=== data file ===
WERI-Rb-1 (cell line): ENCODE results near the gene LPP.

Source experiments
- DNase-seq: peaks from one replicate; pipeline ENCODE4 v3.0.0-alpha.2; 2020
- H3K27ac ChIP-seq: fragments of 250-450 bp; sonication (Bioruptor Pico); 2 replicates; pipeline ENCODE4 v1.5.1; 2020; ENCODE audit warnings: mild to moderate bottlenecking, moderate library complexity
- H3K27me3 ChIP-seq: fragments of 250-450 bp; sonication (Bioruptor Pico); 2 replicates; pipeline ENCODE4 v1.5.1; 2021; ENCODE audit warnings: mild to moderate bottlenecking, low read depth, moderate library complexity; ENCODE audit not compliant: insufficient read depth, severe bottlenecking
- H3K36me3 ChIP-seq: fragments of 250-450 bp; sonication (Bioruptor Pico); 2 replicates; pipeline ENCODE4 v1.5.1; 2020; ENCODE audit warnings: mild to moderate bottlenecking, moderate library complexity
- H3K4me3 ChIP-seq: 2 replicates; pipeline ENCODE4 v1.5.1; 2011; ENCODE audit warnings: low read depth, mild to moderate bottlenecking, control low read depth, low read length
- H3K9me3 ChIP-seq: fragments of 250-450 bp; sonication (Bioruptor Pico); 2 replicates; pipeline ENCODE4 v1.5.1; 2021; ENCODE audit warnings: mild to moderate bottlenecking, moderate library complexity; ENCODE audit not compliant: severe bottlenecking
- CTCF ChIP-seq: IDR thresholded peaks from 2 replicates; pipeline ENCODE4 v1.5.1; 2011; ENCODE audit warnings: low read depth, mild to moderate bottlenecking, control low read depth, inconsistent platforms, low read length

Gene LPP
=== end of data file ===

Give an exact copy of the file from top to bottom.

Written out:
WERI-Rb-1 (cell line): ENCODE results near the gene LPP.

Source experiments
- DNase-seq: peaks from one replicate; pipeline ENCODE4 v3.0.0-alpha.2; 2020
- H3K27ac ChIP-seq: fragments of 250-450 bp; sonication (Bioruptor Pico); 2 replicates; pipeline ENCODE4 v1.5.1; 2020; ENCODE audit warnings: mild to moderate bottlenecking, moderate library complexity
- H3K27me3 ChIP-seq: fragments of 250-450 bp; sonication (Bioruptor Pico); 2 replicates; pipeline ENCODE4 v1.5.1; 2021; ENCODE audit warnings: mild to moderate bottlenecking, low read depth, moderate library complexity; ENCODE audit not compliant: insufficient read depth, severe bottlenecking
- H3K36me3 ChIP-seq: fragments of 250-450 bp; sonication (Bioruptor Pico); 2 replicates; pipeline ENCODE4 v1.5.1; 2020; ENCODE audit warnings: mild to moderate bottlenecking, moderate library complexity
- H3K4me3 ChIP-seq: 2 replicates; pipeline ENCODE4 v1.5.1; 2011; ENCODE audit warnings: low read depth, mild to moderate bottlenecking, control low read depth, low read length
- H3K9me3 ChIP-seq: fragments of 250-450 bp; sonication (Bioruptor Pico); 2 replicates; pipeline ENCODE4 v1.5.1; 2021; ENCODE audit warnings: mild to moderate bottlenecking, moderate library complexity; ENCODE audit not compliant: severe bottlenecking
- CTCF ChIP-seq: IDR thresholded peaks from 2 replicates; pipeline ENCODE4 v1.5.1; 2011; ENCODE audit warnings: low read depth, mild to moderate bottlenecking, control low read depth, inconsistent platforms, low read length

Gene LPP